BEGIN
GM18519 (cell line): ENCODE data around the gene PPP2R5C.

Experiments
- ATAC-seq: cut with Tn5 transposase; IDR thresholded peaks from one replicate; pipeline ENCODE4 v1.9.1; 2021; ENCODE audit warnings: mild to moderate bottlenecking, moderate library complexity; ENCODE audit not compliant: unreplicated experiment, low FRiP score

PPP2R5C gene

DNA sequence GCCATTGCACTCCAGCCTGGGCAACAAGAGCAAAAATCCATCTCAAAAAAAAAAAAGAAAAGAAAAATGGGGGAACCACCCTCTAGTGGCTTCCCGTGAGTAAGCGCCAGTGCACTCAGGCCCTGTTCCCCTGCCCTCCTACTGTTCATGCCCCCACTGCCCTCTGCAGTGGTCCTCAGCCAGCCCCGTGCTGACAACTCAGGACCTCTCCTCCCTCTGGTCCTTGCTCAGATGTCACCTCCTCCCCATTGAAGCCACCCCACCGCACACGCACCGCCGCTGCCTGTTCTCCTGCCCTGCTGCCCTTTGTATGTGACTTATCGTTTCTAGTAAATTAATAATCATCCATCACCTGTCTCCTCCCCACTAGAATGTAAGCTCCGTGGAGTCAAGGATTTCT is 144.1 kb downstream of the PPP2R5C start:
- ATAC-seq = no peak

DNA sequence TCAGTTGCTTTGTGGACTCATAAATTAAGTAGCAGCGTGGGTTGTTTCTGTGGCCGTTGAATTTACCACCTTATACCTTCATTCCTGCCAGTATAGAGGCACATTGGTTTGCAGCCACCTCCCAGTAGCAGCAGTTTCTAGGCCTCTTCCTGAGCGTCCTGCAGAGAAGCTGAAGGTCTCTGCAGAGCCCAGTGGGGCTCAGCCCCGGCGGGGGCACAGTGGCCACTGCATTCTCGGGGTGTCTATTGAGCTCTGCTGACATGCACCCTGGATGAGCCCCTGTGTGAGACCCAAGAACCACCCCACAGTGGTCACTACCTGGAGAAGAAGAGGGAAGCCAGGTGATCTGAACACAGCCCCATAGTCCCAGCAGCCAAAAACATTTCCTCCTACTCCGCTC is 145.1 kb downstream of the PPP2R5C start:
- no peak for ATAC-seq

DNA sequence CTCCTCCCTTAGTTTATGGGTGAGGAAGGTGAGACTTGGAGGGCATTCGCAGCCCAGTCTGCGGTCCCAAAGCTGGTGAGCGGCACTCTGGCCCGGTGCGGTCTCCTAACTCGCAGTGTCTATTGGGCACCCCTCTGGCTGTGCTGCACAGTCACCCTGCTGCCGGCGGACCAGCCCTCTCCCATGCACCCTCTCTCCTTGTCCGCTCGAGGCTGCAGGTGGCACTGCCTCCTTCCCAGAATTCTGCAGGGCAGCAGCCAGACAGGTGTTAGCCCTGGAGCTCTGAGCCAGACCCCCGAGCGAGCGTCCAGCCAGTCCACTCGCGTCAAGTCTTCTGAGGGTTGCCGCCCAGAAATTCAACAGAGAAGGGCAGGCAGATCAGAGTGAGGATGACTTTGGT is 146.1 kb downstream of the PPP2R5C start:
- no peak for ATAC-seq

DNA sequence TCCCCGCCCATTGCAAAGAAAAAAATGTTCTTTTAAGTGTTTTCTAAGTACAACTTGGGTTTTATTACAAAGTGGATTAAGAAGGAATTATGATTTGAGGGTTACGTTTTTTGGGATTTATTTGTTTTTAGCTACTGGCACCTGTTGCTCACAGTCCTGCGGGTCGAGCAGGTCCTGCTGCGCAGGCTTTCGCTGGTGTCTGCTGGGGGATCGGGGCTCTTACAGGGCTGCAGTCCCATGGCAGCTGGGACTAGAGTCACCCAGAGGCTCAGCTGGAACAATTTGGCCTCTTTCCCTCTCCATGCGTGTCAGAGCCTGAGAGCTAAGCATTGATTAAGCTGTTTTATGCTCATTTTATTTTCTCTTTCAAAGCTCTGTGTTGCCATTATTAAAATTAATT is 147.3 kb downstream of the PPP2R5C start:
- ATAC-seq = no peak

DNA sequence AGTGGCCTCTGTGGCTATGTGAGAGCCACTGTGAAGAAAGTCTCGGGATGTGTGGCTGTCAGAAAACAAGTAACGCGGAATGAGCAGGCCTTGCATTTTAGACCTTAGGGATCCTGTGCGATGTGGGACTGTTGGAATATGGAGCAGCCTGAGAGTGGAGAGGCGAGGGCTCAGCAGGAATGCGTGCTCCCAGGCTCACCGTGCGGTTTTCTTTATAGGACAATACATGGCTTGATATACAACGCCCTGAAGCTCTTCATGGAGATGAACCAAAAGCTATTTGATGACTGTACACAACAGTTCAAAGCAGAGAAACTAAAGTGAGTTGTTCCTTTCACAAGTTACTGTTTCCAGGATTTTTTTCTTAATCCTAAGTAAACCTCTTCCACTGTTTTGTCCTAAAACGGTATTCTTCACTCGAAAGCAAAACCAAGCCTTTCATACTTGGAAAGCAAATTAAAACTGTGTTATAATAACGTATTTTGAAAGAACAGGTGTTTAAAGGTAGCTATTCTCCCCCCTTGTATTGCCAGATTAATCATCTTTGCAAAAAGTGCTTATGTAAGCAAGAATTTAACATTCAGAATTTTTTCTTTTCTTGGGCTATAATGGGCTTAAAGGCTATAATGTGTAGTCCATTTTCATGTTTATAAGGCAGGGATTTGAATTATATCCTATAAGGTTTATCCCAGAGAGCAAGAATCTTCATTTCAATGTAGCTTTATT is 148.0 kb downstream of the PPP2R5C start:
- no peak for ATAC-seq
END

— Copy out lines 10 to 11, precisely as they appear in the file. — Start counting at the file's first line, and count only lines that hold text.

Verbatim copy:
- no peak for ATAC-seq

DNA sequence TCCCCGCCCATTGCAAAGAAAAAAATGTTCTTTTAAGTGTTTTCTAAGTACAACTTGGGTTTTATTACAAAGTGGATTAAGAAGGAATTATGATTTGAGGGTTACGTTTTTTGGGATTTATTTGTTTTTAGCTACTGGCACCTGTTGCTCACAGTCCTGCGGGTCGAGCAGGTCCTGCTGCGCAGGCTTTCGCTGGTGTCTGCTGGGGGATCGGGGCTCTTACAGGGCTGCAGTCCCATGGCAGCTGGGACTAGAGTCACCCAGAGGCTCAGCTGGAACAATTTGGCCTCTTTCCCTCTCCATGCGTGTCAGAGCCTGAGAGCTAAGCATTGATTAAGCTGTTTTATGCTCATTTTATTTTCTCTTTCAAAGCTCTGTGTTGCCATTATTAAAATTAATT is 147.3 kb downstream of the PPP2R5C start: